We are on the set of The Donovan McNabb Show and the Eagles' quarterback, in his 10th NFL season, is clearly loving things. He is laughing and joking with the crew during a break. The joy is very much there for McNabb, who has been through a season he will never, ever forget.
Is there more poetic justice than for McNabb to lead the Eagles past Arizona and into the Super Bowl and then to win that game and cement his status as one of the best quarterbacks in NFL's decade? Is there a player who enjoyed so much success and yet who has had so many hurdles to overcome -- injuries, controversies that had almost nothing to do with him, criticism, professional challenges? McNabb has been to a Super Bowl, and he has been benched, and he has been everywhere in between.
"It's tremendous for Donovan and for the Eagles," says ESPN's Ron Jaworski, who is, of course, the former great Eagles quarterback. "Long-term success in the NFL is all about resiliency. There are going to be ups and downs and I think how you handle those down moments will be how your legacy is determined. And Donovan has always handled them very professionally, and that is why everybody should be happy for his success. When his fortunes were down, Donovan never blamed anyone else. He just kept his nose to the grindstone."
On this day, though, McNabb is exhaling. It is Monday, less than 24 hours after the Eagles' advanced to their fifth NFC Championship Game with a 23-11 win over bitter division rival and the defending Super Bowl-champion Giants. It was a bruising game, and McNabb took some shots, but he is none the worse.
He is, in fact, shining.
"It was great out there, coming off the field and seeing all of those Eagles fans cheering for us," said McNabb, who holds franchise marks in career touchdown passes, pass attempts, pass completions and yards. "We've worked hard to get to this point. We've all hung in there together. No doubt the chemistry in the locker room is as good as it has ever been.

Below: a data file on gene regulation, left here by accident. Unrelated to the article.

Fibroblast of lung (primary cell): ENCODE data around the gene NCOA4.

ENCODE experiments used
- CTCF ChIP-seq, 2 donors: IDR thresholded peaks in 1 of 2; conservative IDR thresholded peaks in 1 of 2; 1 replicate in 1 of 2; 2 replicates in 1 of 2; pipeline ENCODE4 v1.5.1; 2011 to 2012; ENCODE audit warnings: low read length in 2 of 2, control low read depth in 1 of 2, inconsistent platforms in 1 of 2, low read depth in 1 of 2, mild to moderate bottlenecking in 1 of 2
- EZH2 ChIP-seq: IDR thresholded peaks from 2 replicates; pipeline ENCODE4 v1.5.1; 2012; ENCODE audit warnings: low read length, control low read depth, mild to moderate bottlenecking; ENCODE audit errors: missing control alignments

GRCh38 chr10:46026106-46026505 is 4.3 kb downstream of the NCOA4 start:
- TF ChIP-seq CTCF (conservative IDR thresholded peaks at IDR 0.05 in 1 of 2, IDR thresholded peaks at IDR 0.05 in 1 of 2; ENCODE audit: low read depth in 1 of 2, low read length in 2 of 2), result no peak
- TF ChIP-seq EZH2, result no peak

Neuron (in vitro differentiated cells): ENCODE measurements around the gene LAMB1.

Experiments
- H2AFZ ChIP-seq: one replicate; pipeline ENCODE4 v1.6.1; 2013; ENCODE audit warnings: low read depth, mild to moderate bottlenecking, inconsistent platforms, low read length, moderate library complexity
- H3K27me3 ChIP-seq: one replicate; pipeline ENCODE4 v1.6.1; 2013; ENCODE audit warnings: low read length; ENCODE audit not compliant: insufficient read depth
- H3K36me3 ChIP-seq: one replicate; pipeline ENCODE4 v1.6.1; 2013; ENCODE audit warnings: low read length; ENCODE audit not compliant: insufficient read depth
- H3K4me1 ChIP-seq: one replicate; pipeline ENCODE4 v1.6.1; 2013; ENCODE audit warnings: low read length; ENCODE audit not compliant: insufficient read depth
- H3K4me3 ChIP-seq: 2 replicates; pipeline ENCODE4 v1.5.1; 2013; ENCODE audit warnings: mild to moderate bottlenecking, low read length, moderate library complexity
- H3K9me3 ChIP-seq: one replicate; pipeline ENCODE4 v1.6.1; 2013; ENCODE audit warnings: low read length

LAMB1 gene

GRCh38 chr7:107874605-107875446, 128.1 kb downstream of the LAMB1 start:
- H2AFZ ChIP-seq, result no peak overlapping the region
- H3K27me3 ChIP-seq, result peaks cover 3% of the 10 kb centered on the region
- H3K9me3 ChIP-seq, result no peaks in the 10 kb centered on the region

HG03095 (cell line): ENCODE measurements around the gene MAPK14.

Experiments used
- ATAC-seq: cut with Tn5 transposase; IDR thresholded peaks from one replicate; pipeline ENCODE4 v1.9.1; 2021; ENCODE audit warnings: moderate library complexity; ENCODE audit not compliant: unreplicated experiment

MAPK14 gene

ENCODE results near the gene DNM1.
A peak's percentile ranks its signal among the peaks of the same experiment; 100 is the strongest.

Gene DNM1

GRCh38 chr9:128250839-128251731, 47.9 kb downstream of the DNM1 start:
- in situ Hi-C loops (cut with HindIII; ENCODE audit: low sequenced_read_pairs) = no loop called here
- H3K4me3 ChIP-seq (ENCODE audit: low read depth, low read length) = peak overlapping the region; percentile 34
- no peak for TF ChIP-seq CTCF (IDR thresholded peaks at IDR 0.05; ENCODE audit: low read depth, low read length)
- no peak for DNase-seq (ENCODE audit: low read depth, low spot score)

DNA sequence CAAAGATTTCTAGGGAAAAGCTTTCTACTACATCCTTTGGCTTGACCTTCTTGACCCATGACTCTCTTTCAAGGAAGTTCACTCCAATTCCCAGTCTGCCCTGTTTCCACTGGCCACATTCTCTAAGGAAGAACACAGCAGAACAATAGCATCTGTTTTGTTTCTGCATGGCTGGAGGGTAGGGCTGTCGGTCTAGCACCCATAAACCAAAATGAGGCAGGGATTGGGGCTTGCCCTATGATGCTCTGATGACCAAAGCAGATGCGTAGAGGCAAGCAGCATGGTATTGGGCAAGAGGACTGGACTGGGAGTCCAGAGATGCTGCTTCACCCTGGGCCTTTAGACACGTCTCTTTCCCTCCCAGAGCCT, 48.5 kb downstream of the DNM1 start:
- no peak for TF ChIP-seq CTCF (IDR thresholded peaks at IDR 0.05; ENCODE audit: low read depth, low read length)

"I think the big thing is that we're all enjoying this, having fun out there and we're trusting in each other. When you have that kind of feeling among all 53 players in the locker room, it's tough to overcome that. It's tough to beat that feeling."
Playing quarterback for the Eagles is one of the most rewarding, most intense, most visible and, certainly, most scrutinized jobs possible. It's a job that little boys dream of having some day -- hearing Merrill Reese call their name, listening to the crowd cheer -- but obviously not every moment is peaches and cream. When the fans aren't cheering, they are booing and they are voicing their opinion and framing a picture of the player.
It goes with the territory, but in McNabb's case the story has gone beyond his play on the field and has extended into the "what'-next" question. Television talking heads and sports radio mouths and newspaper columnists continue to speculate, to stir up the story and to get as much life as they can out of McNabb's future in Philadelphia. Will he be here? It doesn't matter that Chairman/CEO Jeffrey Lurie has already said that the team has "every intention" of having McNabb return for his 11th season. Lurie reiterated that stance after the win over the Giants.
So why all the controversy?
"Because that is what playing quarterback in the NFL is all about. It's about generating controversy," said Jaworski. "I think it's the hardest job in the world, not only from the physical side and the mental side game-wise, but also because a quarterback has to deal with so many external forces that go along with the job. Look at what is happening with Eli Manning right now. He was the world champ a year ago, the Most Valuable Player in the Super Bowl and now he's being chastised like the guy can't throw a football.
"It's just what you have to deal with. It's sad, but that's life. You have to deal with it."